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Inmate’s sex-change postponed for appeal to be heard

In this Jan. 15, 1993 file photo, Michelle Kosilek sat in Bristol County Superior Court in New Bedford.

LISA BUL, FILE/AP

In this Jan. 15, 1993 file photo, Michelle Kosilek sat in Bristol County Superior Court in New Bedford.

The federal judge who ordered a sex-change operation for a state prison inmate, ruling that the operation is the only appropriate remedy for a grave mental illness, agreed Tuesday to postpone enforcement of the ­decision until a higher court can hear an appeal.

US District Court Chief Judge Mark L. Wolf said in a hearing Tuesday that while he stands by his ruling and does not believe there are grounds for it to be overturned, it would be in the public’s best interest to postpone the irreversible surgery until the issue is ­decided by the US Court of Appeals.

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Wolf ordered the surgery in a landmark ruling in September for Michelle Kosilek, a transgender inmate who as Robert Kosilek killed his wife in 1990.

“I recognized that the order is unprecedented,” Wolf said, adding that the case should be fully processed for the public’s benefit.

However, the judge ordered that the Department of Correction move forward with the operation swiftly if it loses its appeal. Moreover, the judge ordered the department to immediately make preparations for the surgery – “meaning, starting right now,” he said – by finding a location and doctor, for instance.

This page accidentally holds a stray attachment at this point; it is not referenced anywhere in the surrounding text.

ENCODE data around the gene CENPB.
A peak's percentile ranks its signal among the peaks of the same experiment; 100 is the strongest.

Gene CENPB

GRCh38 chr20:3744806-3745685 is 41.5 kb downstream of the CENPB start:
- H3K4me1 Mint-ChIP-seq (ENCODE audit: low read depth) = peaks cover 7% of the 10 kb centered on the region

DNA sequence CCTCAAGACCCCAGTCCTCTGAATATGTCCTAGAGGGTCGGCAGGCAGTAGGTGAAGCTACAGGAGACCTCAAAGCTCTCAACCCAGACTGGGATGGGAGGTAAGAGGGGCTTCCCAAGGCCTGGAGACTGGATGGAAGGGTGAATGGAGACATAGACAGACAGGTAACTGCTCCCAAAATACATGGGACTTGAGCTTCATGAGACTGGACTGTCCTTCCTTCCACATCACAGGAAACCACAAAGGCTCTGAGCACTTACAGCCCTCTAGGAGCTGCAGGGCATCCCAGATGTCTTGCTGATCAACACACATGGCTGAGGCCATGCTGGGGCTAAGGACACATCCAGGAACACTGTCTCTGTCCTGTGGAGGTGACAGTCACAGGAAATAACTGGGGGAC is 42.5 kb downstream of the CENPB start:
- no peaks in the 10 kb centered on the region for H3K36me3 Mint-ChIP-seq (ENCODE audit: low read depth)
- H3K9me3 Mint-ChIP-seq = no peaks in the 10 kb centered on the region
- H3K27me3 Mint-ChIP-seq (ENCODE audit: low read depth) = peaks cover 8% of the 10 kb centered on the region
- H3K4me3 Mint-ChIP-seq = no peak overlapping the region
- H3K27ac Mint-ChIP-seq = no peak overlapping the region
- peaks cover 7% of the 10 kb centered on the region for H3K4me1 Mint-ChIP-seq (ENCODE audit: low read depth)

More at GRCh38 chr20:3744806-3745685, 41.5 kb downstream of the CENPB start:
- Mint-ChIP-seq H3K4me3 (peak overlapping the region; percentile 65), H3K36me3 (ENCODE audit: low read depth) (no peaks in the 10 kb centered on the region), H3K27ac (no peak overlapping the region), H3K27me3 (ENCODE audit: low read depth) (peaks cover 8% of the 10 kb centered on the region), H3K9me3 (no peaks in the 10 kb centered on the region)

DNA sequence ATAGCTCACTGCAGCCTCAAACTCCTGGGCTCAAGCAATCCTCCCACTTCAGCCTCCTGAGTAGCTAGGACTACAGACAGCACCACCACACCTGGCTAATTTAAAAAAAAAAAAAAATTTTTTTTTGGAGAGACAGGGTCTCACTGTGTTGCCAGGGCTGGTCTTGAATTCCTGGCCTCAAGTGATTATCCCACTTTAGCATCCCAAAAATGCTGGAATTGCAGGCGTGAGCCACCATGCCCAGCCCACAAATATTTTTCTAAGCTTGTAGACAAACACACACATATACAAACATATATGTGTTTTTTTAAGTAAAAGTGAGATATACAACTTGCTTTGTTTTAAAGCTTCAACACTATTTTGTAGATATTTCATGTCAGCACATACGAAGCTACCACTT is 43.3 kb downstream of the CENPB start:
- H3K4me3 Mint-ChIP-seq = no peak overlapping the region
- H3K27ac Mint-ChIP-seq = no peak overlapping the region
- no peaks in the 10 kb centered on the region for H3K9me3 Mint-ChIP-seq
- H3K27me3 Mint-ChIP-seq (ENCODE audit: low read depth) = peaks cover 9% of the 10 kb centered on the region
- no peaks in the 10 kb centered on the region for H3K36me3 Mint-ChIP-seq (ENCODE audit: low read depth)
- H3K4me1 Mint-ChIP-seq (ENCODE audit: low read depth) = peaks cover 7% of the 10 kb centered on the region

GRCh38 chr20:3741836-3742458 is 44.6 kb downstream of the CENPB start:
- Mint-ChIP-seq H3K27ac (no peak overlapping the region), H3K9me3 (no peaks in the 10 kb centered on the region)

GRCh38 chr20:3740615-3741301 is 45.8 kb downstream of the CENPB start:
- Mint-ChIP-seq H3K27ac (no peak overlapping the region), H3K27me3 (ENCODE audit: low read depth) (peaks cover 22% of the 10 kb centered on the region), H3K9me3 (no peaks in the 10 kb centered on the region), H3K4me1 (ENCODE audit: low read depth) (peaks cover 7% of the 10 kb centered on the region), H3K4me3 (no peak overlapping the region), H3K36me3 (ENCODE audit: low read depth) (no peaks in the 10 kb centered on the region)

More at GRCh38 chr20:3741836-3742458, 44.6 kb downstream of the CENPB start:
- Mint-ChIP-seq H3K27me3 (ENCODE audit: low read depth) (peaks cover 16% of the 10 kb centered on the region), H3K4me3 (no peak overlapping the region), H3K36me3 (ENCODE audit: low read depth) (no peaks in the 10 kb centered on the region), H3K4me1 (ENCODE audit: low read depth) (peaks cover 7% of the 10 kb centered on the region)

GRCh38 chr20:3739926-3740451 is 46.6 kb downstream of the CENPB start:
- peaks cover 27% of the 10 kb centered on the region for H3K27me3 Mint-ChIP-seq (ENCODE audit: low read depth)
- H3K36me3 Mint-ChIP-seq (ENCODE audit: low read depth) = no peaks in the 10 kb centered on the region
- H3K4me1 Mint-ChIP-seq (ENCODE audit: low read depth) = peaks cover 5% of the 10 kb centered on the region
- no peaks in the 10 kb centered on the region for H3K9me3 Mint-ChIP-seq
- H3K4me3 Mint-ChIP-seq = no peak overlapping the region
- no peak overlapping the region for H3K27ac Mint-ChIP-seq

The department must also submit monthly letters to the court, so the judge can monitor its progress.

An attorney for Kosilek, Francis ­Cohen of Bingham McCutchen LLP, welcomed the judge’s ­order Tuesday, saying it will ­allow for the case to be fast-tracked by the Appeals Court. That court could hear oral arguments and possibly render a ­decision in six months, Cohen said.

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“The Department of Correction is taking us to the First Circuit, and we are very confident we will get a full and fair hearing there,” she said, adding that Kosilek “is very grateful that she has had such a full, careful, and measured hearing in the District Court.”

Cohen said she did not challenge the stay of the judge’s ruling “provided there was a good-faith effort to take all necessary steps short of sexual reassignment surgery while the appeal progressed.”

The Correction Department could not be reached for comment on the decision. It is challenging Wolf’s September order based on two arguments: that the judge erred in disputing a former commissioner’s account that the sex change operation would create security risks and that there are alternatives to treating Kosilek other than the surgery.

Kosilek, 63, has argued she was undergoing the transformation into a woman at the time of the slaying of Cheryl ­Kosilek in Mansfield in 1990.

She was convicted as Robert Kosilek, but appeared at trial dressed like a woman, and she took the name Michelle in 1993.

She has been living as a woman in an all-male prison in Norfolk since she was convicted.

The Globe identifies Kosilek as a woman because that is her preferred gender.

In a separate decision on Tuesday, Wolf rejected Kosilek’s request to force the Correction Department and the court to use the female pronoun “her” when identifying Kosilek.

The judge also rejected a ­request Tuesday to force the depart­ment to provide electrolysis treatment, part of her gender transformation from male to female, saying the issue was not part of his September ruling.

He said Kosilek could file a request for the hair removal treatments as part of a second lawsuit.

The judge also scheduled a Dec. 19 hearing to decide whether he will award legal fees to Cohen.

Milton J. Valencia can be
reached at MValencia@
globe.com
. Follow him on
Twitter @MiltonValencia.

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